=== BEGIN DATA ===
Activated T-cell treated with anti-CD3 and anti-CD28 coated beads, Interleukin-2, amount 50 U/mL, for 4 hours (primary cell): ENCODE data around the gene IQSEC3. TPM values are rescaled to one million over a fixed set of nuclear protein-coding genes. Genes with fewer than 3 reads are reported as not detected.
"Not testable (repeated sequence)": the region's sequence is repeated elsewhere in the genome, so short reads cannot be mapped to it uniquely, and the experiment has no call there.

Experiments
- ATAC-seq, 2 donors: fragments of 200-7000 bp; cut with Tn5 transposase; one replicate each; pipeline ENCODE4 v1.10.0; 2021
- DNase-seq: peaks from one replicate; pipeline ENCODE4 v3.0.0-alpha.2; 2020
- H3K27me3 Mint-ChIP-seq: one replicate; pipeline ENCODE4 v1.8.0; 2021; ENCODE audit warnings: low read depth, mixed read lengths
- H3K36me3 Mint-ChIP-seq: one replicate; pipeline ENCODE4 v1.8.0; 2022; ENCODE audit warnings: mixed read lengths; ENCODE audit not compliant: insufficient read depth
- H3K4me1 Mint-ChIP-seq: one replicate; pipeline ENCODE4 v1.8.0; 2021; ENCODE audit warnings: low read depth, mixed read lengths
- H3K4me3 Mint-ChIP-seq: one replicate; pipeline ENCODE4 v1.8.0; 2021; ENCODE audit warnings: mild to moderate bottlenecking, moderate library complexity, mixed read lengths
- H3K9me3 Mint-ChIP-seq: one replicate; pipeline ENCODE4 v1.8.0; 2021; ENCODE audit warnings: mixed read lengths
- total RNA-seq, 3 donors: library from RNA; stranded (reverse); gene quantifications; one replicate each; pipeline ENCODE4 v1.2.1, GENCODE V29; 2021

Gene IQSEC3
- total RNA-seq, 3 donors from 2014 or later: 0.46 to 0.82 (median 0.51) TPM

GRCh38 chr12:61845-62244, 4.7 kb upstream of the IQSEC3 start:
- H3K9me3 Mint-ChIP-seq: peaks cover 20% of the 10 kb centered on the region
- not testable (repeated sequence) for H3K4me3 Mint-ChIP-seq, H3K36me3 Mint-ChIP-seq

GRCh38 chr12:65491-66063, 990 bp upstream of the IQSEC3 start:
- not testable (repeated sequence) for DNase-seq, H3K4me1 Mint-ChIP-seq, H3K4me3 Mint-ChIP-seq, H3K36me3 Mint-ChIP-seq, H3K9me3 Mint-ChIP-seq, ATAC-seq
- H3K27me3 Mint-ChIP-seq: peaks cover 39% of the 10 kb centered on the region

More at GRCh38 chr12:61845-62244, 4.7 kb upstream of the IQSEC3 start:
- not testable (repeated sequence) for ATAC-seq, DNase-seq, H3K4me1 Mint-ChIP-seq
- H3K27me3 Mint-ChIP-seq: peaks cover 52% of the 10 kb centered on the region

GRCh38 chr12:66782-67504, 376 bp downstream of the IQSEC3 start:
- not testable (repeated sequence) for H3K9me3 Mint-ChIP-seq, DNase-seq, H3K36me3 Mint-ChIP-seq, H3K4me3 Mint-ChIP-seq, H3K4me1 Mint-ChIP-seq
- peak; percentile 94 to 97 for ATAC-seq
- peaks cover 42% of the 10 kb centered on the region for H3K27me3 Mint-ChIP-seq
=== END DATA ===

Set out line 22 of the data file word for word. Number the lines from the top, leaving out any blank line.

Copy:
- H3K27me3 Mint-ChIP-seq: peaks cover 52% of the 10 kb centered on the region